Perhaps you saw the tape of the incident as it was endlessly replayed on news and sports shows a year or so ago. It showed a young man sitting dazed on top of a net over the home plate crowd at Yankee Stadium after he had jumped off the upper deck during a ball game. It seems he wanted to impress his friends and maybe land on an ESPN highlight reel. What he got instead was a court date and a new moniker. Courtesy of The New York Post, he’s now known as “the village idiot.” He wasn’t smart enough to think about the consequences of his actions.
While most of us would shake our heads at such public stupidity, there are some among us who are guilty of acting the same way, at least on the Internet. What do I mean?
• They trash their previous and even their current employers on blogs and discussion forums;
• They trade in malicious gossip with e-mails about their former or current coworkers and bosses; and
• They exercise their right to express their opinions by venting their spleen in crude and defamatory language.
And when they engage in such behavior, they are ignoring its consequences. They are acting like “cyber-idiots.”
The village idiot was dumb on two counts: he could have hurt himself with his ignorant behavior and, perhaps worse, he could have hurt others if that net had ripped and sent him flying into the crowd beneath it. The same can be said for cyber-idiots.
First, their comments can and do hurt others. They can undermine the credibility of their employers and undercut the reputations of their coworkers. Regardless of the accuracy of the idiot’s comments or their “right” to make them, posting them in a public forum where rebuttal is difficult or impossible can have only one purpose: to harm the other party. And, in most cases, that’s exactly what happens.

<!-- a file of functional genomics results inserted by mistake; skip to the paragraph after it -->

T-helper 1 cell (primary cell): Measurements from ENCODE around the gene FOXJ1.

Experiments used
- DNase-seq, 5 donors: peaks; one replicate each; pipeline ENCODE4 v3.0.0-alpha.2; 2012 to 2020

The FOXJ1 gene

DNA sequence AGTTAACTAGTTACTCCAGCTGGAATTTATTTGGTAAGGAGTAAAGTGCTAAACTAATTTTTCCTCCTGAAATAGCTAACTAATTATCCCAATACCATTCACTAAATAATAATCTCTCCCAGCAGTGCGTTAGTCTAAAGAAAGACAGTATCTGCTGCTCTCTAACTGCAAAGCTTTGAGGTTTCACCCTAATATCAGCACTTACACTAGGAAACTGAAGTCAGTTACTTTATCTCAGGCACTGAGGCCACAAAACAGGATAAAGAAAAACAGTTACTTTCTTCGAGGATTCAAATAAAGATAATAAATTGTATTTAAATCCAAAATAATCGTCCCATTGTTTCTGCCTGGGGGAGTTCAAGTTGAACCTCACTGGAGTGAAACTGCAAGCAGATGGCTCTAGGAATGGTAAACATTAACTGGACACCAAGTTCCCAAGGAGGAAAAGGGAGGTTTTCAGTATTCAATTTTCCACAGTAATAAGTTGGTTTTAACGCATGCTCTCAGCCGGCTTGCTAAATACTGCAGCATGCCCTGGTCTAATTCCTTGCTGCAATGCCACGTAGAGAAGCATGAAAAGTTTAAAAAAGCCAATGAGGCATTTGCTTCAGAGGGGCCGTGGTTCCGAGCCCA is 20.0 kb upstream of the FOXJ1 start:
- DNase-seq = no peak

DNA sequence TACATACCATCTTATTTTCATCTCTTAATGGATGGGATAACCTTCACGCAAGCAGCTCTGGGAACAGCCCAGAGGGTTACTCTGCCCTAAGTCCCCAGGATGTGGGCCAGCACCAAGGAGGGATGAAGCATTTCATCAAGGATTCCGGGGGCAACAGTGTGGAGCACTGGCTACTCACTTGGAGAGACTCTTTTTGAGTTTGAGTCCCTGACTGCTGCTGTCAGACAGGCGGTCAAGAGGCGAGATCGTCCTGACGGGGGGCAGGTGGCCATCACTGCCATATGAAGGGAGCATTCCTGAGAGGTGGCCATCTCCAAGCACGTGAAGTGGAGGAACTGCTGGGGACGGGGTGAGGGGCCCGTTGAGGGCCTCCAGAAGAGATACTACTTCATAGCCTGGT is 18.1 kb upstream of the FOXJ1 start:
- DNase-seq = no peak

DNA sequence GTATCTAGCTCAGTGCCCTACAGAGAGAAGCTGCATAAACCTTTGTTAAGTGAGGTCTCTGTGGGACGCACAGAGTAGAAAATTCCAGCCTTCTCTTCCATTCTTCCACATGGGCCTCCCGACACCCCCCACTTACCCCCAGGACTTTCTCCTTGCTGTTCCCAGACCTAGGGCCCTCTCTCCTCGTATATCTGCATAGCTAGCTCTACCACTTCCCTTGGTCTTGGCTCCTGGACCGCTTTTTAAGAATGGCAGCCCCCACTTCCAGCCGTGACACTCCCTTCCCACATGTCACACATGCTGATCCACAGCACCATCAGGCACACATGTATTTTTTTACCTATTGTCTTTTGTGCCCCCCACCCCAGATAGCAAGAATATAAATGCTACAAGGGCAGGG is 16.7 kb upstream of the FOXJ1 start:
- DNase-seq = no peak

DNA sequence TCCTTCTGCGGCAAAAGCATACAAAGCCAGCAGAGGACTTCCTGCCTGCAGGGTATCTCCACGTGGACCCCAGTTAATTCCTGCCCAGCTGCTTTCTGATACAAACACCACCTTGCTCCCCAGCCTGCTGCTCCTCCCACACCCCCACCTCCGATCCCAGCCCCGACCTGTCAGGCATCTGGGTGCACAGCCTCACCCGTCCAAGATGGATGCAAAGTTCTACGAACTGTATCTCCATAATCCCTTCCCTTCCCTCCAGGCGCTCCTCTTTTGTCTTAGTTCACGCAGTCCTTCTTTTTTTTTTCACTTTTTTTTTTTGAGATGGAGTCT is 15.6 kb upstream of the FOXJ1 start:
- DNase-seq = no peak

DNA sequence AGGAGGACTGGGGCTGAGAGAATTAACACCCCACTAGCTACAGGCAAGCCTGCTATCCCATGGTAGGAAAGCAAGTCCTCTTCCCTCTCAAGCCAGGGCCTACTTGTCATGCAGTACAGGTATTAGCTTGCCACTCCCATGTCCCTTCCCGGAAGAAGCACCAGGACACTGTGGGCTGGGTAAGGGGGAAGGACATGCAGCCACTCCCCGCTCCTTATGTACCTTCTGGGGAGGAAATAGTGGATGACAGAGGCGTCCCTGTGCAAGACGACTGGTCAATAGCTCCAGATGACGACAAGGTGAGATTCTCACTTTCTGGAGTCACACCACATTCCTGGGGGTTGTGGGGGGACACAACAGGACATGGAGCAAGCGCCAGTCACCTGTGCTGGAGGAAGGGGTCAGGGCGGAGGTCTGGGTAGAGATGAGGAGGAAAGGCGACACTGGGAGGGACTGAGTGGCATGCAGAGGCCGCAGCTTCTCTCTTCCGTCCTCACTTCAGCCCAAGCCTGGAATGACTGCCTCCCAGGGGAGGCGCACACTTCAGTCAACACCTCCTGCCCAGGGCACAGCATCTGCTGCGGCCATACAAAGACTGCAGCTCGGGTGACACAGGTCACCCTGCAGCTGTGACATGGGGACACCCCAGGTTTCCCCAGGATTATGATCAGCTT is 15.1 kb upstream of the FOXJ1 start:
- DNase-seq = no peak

Second, their comments can and do hurt them. A column in USA Today not so long ago cited several examples of workers who were fired by their employers for making inaccurate or inappropriate comments about the organizations in their own personal blogs. Did they have the right to make such comments? Absolutely. Was it smart to do so? Absolutely not. The commentary a person posts online—in e-mail and on discussion forums as well as in their own blog—will be part of the public profile they build for themselves, and that profile will be used to evaluate them for employment today and, thanks to the limitless memory of the Web, for the rest of their career.
Ignoring the consequences of one’s actions simply isn’t rational. It can’t even be described as prudent risk taking. It doesn’t involve weighing the possible benefits of an action against its potentially negative outcomes. Instead, when village and cyber-idiots commit their acts, they focus exclusively on what they perceive to be the positive results they will achieve. And, the tragedy is that those results are all but insignificant when measured against the long term negative impact they are guaranteed to have.
• The village idiot is likely to spend a year in jail and have a lifelong criminal record for his 15 minutes of fame; and
• Cyber-idiots may feel momentarily vindicated or superior while expressing their views in an e-mail message or on their blog, but the harm to their own reputation will likely last as long as they are in the workforce.
Back in the ancient past before the Web, we were urged not to “burn our bridges behind us” when dealing with employers and coworkers. The rationale, of course, was that circumstances change: And that has never been more true than in the rapidly shifting environment of the contemporary world of work. For example:
• The boss and coworkers we had in one organization can easily show up in the one to which we’ve moved;
• The organization that previously employed us can acquire the organization that employs us now;
• The opportunity we thought we had at our new employer can disappear or never appear at all and make the opportunity at our former employer suddenly look much better; and
• The boss and coworkers we had in our previous employer might (a) live next door to, (b) have been graduated from the same college as, or (c) be somehow related to our current boss and coworkers.
The Internet has short circuited the six degrees of separation that used to buffer what we said and diminish its impact. In today’s hyper-connected world, acting like a cyber-idiot can and almost certainly will come back to haunt you. That’s one reason why you shouldn’t do so. The second reason is something your mother taught you; it’s called the Golden Rule—the key to success (in work as well as life) is to treat others as you would like them to treat you.